Bruce Bracken
Bruce Bracken Regular Member • Posts: 313
Good info - couple of minor corrections

Excellent information here that you've put together.

A couple of very minor corrections.

primeshooter wrote:

Set your shutter speed to as close as possible match your FPS. So, if you have selected 30FPS set your shutter speed to 1/30 and leave it there

You can do this, but for it to look better visually, and to mimic the 180 degree shutter, you need to double the number in the exposure that you've used for your FPS, or the closest to it. So, for example, with an FPS of 30, you'd use 1/60. With 24FPS, you'd use 1/50 (since 50 is the closest to 48).

If recording to a card, set high quality and select 1080 and either 24FPS or 30FPS for a cinematic match to your footage.

24FPS is the closest to true cinematic look and feel - 30FPS gives it more of a documentary/television feel to it.

Try to use prime lenses, or if you must use a zoom, forget it has a zoom ring during filming. Stop and change your focal length or move nearer but don't zoom in and out during video (feels naff). Even old old primes that are very cheap to buy now are great for video. Do not worry about how sharp a lens is for video as it's mostly irrelevant.

Zoom lenses work just fine, but as you mention, zooming while recording isn't optimal. And unless you are going for a certain effect created by a certain lens, then sharpness of lens does matter.

primeshooter
OP primeshooter Veteran Member • Posts: 4,842
Re: Good info - couple of minor corrections

Bruce Bracken wrote:
Excellent information here that you've put together.

A couple of very minor corrections.

primeshooter wrote:

Set your shutter speed to as close as possible match your FPS. So, if you have selected 30FPS set your shutter speed to 1/30 and leave it there

You can do this, but for it to look better visually, and to mimic the 180 degree shutter, you need to double the number in the exposure that you've used for your FPS, or the closest to it. So, for example, with an FPS of 30, you'd use 1/60. With 24FPS, you'd use 1/50 (since 50 is the closest to 48).

If recording to a card, set high quality and select 1080 and either 24FPS or 30FPS for a cinematic match to your footage.

24FPS is the closest to true cinematic look and feel - 30FPS gives it more of a documentary/television feel to it.

Try to use prime lenses, or if you must use a zoom, forget it has a zoom ring during filming. Stop and change your focal length or move nearer but don't zoom in and out during video (feels naff). Even old old primes that are very cheap to buy now are great for video. Do not worry about how sharp a lens is for video as it's mostly irrelevant.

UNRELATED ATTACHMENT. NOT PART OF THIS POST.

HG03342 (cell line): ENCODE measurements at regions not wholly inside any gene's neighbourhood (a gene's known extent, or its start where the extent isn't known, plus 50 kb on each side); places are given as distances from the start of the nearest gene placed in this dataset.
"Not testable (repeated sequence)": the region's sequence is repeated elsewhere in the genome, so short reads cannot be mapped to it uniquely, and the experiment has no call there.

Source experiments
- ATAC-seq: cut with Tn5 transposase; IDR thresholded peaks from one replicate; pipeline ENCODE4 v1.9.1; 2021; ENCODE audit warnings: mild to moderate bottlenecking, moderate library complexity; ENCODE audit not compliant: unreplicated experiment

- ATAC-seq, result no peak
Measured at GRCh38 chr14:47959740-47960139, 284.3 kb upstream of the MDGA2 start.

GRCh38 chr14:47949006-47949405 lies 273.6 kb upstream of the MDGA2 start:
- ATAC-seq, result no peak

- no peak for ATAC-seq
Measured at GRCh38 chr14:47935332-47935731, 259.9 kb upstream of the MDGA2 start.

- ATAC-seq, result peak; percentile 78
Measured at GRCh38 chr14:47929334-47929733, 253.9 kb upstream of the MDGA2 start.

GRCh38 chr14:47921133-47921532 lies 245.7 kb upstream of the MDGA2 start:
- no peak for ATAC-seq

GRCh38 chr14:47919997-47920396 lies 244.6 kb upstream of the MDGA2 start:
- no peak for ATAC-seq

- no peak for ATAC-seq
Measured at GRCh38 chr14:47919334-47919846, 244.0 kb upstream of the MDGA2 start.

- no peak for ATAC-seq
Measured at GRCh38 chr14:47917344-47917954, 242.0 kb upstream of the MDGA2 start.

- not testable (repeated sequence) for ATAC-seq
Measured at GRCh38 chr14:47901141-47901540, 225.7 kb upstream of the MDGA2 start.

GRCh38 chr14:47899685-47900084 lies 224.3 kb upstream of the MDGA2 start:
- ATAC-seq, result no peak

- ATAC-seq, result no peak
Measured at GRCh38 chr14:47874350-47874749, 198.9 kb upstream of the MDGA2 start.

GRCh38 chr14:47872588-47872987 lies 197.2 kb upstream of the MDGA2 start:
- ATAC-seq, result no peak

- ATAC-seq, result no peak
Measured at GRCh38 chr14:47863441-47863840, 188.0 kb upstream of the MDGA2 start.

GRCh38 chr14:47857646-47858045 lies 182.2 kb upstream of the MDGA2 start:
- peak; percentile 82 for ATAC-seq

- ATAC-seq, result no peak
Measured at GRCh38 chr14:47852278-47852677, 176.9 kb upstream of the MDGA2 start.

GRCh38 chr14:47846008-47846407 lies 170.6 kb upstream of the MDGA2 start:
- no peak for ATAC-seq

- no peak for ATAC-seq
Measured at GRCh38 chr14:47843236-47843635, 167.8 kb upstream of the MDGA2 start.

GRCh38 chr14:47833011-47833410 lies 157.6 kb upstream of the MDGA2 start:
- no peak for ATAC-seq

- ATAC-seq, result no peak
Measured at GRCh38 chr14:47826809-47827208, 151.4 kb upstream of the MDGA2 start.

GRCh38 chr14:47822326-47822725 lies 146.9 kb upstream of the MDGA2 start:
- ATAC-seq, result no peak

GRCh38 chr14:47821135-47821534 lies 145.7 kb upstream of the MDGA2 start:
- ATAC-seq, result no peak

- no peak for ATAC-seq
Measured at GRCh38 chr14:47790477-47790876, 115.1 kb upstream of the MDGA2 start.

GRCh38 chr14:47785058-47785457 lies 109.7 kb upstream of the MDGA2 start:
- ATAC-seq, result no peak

Zoom lenses work just fine, but as you mention, zooming while recording isn't optimal. And unless you are going for a certain effect created by a certain lens, then sharpness of lens does matter.

Thanks Bruce, I meant to write double the shutter speed, but somehow my fingers did differently lol!

primeshooter
OP primeshooter Veteran Member • Posts: 4,842
Power aperture a waste?

I've had this set for open and close of the blades however I've noticed that you cannot change this during filming in M or A mode - even confirms my fears in the manual. So my next question, what's the point in the function then? I can adjust aperture the normal way before recording (and since I'm not recording there will be no shake). I thought the whole idea was to be able to smoothy change aperture during filming? Any help appreciated!

primeshooter
OP primeshooter Veteran Member • Posts: 4,842
Just tried to do autofocus video

I want to use manual focus as I've been using but I wanted to test how bad it is, I cannot get it to work at all! I have it set to face detect, AF-F, autofocus set on the lens and body, but all it does is constantly focus then when the video record button is pressed it stops and won't refocus at all, even though it's following the face? What's going on?

primeshooter
OP primeshooter Veteran Member • Posts: 4,842
Re: Power aperture a waste?

primeshooter wrote:

I've had this set for open and close of the blades however I've noticed that you cannot change this during filming in M or A mode - even confirms my fears in the manual. So my next question, what's the point in the function then? I can adjust aperture the normal way before recording (and since I'm not recording there will be no shake). I thought the whole idea was to be able to smoothy change aperture during filming? Any help appreciated!

Figured out you can only do it when recording via HDMI. Nikon Goofed on this one a little.

primeshooter
OP primeshooter Veteran Member • Posts: 4,842
bump

Think I worked it out...only works in really good light. Back to MF anyway, looks better.